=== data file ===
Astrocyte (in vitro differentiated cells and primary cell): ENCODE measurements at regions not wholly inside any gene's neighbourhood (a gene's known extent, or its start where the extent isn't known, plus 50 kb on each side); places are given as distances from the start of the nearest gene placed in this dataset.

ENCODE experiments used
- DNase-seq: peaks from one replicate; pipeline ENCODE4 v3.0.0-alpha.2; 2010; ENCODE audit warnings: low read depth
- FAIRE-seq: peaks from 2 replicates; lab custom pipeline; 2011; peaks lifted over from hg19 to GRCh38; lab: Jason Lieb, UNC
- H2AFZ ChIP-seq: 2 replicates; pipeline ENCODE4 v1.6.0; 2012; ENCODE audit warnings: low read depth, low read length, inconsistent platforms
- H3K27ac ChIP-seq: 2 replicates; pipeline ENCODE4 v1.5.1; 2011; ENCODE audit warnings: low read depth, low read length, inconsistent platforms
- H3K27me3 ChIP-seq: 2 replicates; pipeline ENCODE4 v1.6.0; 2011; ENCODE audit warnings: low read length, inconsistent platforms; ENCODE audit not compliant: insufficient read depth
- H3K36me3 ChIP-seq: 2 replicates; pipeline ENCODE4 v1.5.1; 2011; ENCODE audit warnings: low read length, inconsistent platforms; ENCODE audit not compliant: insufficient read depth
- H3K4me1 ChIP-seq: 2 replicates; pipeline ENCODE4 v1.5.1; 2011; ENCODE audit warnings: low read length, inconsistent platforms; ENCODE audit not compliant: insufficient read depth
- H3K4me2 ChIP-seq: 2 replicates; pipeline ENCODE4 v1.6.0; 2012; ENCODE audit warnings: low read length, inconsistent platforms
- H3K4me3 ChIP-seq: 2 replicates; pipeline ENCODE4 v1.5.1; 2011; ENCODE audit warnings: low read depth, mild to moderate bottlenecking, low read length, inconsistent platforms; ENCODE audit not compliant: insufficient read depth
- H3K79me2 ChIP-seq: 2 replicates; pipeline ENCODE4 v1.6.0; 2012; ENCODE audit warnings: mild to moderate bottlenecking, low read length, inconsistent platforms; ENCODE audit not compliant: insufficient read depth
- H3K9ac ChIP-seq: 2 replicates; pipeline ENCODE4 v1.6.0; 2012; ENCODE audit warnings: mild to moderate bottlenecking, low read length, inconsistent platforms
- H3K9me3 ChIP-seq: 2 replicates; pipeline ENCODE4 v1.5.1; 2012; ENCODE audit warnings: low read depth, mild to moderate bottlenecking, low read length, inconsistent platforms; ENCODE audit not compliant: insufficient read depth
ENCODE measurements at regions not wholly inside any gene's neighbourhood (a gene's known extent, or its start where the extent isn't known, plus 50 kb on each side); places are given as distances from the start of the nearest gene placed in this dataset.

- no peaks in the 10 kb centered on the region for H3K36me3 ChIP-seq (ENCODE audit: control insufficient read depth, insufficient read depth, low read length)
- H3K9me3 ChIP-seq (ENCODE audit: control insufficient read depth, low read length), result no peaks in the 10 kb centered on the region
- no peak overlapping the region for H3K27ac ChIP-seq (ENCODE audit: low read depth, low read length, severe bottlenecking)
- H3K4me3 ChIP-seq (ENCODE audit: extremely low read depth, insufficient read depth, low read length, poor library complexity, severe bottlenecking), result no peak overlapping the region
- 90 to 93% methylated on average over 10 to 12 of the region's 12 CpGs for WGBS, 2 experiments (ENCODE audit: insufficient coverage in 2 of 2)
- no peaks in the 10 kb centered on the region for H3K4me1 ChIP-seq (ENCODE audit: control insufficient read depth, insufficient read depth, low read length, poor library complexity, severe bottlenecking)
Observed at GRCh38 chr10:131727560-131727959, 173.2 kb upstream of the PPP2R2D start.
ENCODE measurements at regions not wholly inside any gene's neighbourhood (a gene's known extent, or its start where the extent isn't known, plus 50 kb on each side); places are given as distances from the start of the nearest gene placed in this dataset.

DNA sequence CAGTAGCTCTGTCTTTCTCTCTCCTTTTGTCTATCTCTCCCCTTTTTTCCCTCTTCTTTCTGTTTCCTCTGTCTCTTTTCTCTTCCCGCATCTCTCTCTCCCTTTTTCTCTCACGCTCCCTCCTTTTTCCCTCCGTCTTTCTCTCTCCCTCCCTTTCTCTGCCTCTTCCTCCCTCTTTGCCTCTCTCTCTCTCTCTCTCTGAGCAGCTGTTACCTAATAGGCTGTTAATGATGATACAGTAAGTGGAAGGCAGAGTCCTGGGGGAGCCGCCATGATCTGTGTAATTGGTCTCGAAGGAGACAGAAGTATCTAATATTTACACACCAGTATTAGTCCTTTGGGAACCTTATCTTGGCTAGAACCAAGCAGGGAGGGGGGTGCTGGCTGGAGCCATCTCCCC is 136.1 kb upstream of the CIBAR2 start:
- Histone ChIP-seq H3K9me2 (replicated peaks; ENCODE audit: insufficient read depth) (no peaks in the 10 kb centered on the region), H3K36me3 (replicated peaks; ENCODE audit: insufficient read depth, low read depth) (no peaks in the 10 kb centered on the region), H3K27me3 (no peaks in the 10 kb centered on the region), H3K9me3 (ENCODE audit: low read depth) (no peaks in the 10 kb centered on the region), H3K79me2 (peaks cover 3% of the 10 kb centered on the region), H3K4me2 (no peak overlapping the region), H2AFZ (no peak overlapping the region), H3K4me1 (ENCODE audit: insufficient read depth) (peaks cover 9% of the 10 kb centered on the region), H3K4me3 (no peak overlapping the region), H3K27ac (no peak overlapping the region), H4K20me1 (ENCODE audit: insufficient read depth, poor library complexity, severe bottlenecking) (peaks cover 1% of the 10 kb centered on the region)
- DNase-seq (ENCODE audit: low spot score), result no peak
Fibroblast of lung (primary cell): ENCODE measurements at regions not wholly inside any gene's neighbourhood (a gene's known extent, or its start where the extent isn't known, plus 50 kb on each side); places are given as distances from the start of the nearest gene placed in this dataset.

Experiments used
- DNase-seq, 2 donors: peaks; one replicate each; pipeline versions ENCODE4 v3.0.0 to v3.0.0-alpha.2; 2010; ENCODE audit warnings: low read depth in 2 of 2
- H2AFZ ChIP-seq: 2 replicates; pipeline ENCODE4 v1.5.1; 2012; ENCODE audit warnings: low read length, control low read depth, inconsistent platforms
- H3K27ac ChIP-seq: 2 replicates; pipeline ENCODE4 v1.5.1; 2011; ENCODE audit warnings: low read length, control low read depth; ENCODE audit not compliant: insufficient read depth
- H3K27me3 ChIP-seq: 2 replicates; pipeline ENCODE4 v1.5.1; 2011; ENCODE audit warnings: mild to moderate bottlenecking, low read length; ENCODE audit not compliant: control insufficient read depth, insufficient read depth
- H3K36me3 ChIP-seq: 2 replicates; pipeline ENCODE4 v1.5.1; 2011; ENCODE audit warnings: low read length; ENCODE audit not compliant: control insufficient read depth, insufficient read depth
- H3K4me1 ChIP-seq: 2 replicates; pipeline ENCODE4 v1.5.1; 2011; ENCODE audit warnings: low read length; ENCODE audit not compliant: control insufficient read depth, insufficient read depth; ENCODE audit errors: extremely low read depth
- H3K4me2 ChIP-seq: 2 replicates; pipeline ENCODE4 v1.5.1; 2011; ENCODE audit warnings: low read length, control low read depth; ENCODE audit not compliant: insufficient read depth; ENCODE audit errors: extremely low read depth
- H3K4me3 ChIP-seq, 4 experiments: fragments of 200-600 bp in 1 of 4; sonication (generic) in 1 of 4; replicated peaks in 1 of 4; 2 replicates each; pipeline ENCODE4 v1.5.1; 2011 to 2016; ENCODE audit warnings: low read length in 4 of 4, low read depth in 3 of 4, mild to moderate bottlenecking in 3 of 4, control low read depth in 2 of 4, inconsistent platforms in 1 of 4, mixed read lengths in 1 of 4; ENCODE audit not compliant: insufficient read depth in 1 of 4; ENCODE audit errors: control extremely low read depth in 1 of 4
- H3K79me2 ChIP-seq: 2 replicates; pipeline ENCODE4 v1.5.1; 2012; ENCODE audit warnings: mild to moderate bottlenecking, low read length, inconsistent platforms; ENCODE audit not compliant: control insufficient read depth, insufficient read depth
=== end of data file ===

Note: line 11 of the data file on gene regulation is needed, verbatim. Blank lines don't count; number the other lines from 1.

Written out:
- H3K4me3 ChIP-seq: 2 replicates; pipeline ENCODE4 v1.5.1; 2011; ENCODE audit warnings: low read depth, mild to moderate bottlenecking, low read length, inconsistent platforms; ENCODE audit not compliant: insufficient read depth